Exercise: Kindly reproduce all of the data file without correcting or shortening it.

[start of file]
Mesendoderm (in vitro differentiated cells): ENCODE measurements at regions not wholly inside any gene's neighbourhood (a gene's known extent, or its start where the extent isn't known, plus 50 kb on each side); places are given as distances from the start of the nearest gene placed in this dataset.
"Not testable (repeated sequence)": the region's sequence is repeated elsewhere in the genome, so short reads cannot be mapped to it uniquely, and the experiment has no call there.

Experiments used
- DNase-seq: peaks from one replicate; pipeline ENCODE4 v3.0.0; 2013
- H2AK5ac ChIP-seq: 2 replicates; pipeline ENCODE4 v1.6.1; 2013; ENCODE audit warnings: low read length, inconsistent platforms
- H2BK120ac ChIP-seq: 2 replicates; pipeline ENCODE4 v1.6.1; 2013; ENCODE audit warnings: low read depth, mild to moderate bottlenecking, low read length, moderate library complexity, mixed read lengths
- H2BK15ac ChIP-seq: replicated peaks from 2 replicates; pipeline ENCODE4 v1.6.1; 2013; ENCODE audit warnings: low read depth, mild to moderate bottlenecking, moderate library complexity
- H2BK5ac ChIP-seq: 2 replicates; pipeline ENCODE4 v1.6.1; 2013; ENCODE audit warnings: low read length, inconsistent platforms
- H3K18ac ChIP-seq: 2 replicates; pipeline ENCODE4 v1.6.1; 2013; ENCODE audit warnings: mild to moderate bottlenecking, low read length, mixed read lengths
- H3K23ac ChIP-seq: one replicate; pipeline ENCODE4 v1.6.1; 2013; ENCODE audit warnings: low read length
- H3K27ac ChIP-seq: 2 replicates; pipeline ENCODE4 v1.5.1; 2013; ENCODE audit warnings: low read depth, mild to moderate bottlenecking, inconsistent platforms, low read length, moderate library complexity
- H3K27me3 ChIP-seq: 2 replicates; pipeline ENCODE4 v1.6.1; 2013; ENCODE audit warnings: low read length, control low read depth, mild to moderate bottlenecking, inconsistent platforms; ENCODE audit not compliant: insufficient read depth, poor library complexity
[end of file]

Mesendoderm (in vitro differentiated cells): ENCODE measurements at regions not wholly inside any gene's neighbourhood (a gene's known extent, or its start where the extent isn't known, plus 50 kb on each side); places are given as distances from the start of the nearest gene placed in this dataset.
"Not testable (repeated sequence)": the region's sequence is repeated elsewhere in the genome, so short reads cannot be mapped to it uniquely, and the experiment has no call there.

Experiments used
- DNase-seq: peaks from one replicate; pipeline ENCODE4 v3.0.0; 2013
- H2AK5ac ChIP-seq: 2 replicates; pipeline ENCODE4 v1.6.1; 2013; ENCODE audit warnings: low read length, inconsistent platforms
- H2BK120ac ChIP-seq: 2 replicates; pipeline ENCODE4 v1.6.1; 2013; ENCODE audit warnings: low read depth, mild to moderate bottlenecking, low read length, moderate library complexity, mixed read lengths
- H2BK15ac ChIP-seq: replicated peaks from 2 replicates; pipeline ENCODE4 v1.6.1; 2013; ENCODE audit warnings: low read depth, mild to moderate bottlenecking, moderate library complexity
- H2BK5ac ChIP-seq: 2 replicates; pipeline ENCODE4 v1.6.1; 2013; ENCODE audit warnings: low read length, inconsistent platforms
- H3K18ac ChIP-seq: 2 replicates; pipeline ENCODE4 v1.6.1; 2013; ENCODE audit warnings: mild to moderate bottlenecking, low read length, mixed read lengths
- H3K23ac ChIP-seq: one replicate; pipeline ENCODE4 v1.6.1; 2013; ENCODE audit warnings: low read length
- H3K27ac ChIP-seq: 2 replicates; pipeline ENCODE4 v1.5.1; 2013; ENCODE audit warnings: low read depth, mild to moderate bottlenecking, inconsistent platforms, low read length, moderate library complexity
- H3K27me3 ChIP-seq: 2 replicates; pipeline ENCODE4 v1.6.1; 2013; ENCODE audit warnings: low read length, control low read depth, mild to moderate bottlenecking, inconsistent platforms; ENCODE audit not compliant: insufficient read depth, poor library complexity